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Former Minnesota attorney gets 18 months for bankruptcy fraud for hiding client's assets

Now disbarred, former Willmar attorney Gregory Anderson pleaded guilty to fraud in hiding business assets of the former mayor of Kerkhoven in bankruptcy proceedings.

Gregory Anderson
Gregory Anderson
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ST. PAUL — A disbarred attorney will serve a federal sentence of 18 months in prison for his role in concealing the business assets of a former Minnesota mayor in bankruptcy proceedings.

Ex-Willmar attorney Gregory Anderson, 63, was sentenced to the prison term on Wednesday, Dec. 7, during a court appearance in federal District Court in St. Paul. U.S. District Court Judge Eric C. Tostrud also ordered that Anderson serve one year of supervised release following his release from prison and pay a fine of $20,000.

The sentencing follows Anderson’s guilty plea on Aug. 8 to one count of fraudulent concealment of bankruptcy assets.

A plea agreement reached at that time included a requirement that Anderson be voluntarily disbarred.

Former Kerkhoven Mayor James Rothers and attorney Gregory Anderson have signed plea agreements to fraud charges alleging they concealed more than $1.2 million of Rothers' assets in bankruptcy court.

The sentence is below the sentencing range that had been approved earlier in a plea agreement. It called for a range of 24 to 30 months of imprisonment at the discretion of the court.

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Prior to sentencing, U.S. Attorney Andrew Luger and Assistant U.S. Attorney Jordan Sing supported the 24-month sentence, or the lower end of the agreement. In a filing with the court, they stated that Anderson’s remorse for his criminal conduct “appears thoughtful and genuine.”

They also described his criminal conduct as “rather extraordinary” and “remarkable.” They stated that a 24-month sentence “is necessary to reflect the seriousness of this offense, promote respect for the law, and provide just punishment for his actions.”

The sentence is the conclusion to an otherwise successful law career that began in 1987 when Anderson was sworn into the bar by his father.

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Anderson filed a Chapter 7 bankruptcy petition on behalf of former Kerkhoven, Minnesota, Mayor James Rothers in November 2015. Rothers had approached Anderson for legal counsel in mid-2011 when one of his grain bin construction businesses, West Central Crane, was in a contract dispute and likely to be sued.

“Anderson spent the next four plus years helping Rothers hide assets and avoid liability,” the prosecuting attorney said in court filings.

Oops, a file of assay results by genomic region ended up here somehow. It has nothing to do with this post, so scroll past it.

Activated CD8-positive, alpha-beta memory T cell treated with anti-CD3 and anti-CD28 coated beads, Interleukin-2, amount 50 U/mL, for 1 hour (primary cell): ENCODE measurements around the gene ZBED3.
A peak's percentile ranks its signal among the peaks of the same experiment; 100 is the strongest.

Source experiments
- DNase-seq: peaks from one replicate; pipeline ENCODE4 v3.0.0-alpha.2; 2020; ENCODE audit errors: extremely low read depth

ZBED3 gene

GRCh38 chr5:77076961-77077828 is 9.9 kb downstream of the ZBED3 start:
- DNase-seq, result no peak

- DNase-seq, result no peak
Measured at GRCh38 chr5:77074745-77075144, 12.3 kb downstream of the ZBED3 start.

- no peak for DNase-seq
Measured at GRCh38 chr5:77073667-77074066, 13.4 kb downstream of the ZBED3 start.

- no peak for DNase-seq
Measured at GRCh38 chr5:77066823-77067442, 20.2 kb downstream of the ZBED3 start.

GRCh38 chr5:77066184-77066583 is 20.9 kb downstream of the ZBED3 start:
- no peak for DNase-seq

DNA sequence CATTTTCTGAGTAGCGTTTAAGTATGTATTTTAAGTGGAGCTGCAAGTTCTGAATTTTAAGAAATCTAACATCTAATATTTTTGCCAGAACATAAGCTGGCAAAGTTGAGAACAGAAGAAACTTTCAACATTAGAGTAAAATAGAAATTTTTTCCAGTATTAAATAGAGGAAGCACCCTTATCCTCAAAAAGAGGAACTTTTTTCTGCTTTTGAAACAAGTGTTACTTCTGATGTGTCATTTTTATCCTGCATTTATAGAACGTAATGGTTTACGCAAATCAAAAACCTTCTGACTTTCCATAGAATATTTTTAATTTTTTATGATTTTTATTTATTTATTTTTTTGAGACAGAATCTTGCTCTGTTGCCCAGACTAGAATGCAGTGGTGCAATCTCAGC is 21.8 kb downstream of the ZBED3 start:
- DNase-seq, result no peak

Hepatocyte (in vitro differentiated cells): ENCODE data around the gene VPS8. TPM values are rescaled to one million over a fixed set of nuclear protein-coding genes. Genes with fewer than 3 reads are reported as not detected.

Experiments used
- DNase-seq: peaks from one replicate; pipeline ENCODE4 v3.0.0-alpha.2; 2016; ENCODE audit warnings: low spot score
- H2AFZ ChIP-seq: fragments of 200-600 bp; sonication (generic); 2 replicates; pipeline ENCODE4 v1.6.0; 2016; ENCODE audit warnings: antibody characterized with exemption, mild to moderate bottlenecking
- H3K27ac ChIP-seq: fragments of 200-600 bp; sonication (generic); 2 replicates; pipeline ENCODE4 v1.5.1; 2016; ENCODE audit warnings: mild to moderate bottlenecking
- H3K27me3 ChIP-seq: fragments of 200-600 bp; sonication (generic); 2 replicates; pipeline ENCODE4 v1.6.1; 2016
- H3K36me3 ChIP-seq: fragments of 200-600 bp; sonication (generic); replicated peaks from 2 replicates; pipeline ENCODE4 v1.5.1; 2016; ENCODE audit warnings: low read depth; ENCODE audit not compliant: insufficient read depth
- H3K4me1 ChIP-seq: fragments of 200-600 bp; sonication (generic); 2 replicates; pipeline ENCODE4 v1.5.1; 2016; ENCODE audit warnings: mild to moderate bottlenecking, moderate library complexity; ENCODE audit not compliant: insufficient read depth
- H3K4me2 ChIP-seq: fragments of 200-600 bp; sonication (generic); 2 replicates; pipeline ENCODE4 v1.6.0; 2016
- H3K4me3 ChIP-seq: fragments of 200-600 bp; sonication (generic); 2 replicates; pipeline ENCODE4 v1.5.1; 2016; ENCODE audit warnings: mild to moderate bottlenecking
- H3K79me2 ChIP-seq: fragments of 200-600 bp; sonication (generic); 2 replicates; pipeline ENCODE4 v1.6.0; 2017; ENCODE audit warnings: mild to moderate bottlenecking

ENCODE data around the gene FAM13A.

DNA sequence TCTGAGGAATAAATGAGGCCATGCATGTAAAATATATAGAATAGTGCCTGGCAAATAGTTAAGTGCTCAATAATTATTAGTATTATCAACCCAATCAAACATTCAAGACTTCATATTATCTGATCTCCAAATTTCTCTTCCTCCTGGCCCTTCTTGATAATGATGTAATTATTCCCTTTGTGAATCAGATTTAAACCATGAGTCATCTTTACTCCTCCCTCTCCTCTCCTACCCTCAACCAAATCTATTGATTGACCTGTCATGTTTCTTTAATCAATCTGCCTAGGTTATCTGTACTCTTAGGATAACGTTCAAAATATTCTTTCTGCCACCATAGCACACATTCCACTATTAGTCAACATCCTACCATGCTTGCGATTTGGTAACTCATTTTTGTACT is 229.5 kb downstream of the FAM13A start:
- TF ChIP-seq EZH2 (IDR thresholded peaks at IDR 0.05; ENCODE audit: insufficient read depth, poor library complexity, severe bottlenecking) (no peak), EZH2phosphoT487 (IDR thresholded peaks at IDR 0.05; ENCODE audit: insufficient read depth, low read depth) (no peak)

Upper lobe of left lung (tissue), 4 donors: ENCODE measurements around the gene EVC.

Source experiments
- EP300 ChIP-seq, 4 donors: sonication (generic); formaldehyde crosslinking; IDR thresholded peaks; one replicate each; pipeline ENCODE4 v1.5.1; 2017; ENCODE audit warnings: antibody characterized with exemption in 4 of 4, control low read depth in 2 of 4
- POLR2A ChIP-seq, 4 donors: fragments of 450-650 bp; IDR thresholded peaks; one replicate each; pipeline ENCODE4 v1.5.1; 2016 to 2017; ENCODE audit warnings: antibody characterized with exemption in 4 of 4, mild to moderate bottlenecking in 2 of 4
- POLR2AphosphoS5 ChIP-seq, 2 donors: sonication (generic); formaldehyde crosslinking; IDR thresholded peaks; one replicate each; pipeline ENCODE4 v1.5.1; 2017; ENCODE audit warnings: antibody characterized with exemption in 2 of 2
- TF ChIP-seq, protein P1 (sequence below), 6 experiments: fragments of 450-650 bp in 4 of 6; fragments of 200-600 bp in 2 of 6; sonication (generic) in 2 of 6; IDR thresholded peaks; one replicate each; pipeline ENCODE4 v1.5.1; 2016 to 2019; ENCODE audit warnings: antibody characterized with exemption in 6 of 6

The court found that Anderson created fake liabilities to create the appearance that Rothers was insolvent when, in fact, Rothers could easily have paid all of his creditors.

According to the court, Anderson arranged to have a fictitious lawsuit filed against Rothers, and then instructed Rothers to default in that lawsuit. It created a judgment of approximately $608,000 against Rothers to further the appearance that he was insolvent.

Anderson also created documents to make it appear that an Iowa company had loaned $240,000 to Rothers and that he had an obligation to repay what is now known to have been a bogus loan.

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Overall, Anderson helped Rothers hide more than $1 million in assets in what the U.S. Attorney for the District of Minnesota called a “senseless attempt” to help Rothers discharge $173,591 in debts.

The fraud included Anderson’s help in hiding 100,000 gold coins Rothers had purchased as part of the scam. Anderson also helped place $465,640.26 in the bank account of ABS Bin of Minnesota, which Rothers falsely claimed that he did not own.

The attorney also helped Rothers in placing $227,284.26 in ABC Bin of Iowa. It’s from this business account that Rothers paid Anderson.

The attorney and Rothers also helped conceal $582,423 in cashed checks to Rothers’s businesses shortly after the bankruptcy filing. He also assisted in taking numerous vehicles and trailers out of Rothers’ name just prior to the bankruptcy filing, according to the prosecuting attorneys.

The fraud was discovered prior to any discharge of the debts. The case was the result of an investigation by the FBI.

Rothers' businesses have paid the creditors and, according to court documents, he has spent hundreds of thousands of dollars in legal expenses. He is scheduled for sentencing later this month on one count of fraud for concealment of bankruptcy assets. Rothers pleaded guilty Nov. 7, 2019, and has assisted investigators in the case against Anderson.

Tom Cherveny is a regional and outdoors reporter for the West Central Tribune.
He has been a reporter with the West Central Tribune since 1993.

Cherveny can be reached via email at tcherveny@wctrib.com or by phone at 320-214-4335.
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